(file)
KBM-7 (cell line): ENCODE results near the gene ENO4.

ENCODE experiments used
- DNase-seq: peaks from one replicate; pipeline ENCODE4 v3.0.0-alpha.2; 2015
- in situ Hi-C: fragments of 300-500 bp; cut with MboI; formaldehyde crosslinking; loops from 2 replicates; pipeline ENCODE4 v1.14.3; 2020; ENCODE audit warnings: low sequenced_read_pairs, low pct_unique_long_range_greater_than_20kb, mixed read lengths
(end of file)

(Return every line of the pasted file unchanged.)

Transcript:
KBM-7 (cell line): ENCODE results near the gene ENO4.

ENCODE experiments used
- DNase-seq: peaks from one replicate; pipeline ENCODE4 v3.0.0-alpha.2; 2015
- in situ Hi-C: fragments of 300-500 bp; cut with MboI; formaldehyde crosslinking; loops from 2 replicates; pipeline ENCODE4 v1.14.3; 2020; ENCODE audit warnings: low sequenced_read_pairs, low pct_unique_long_range_greater_than_20kb, mixed read lengths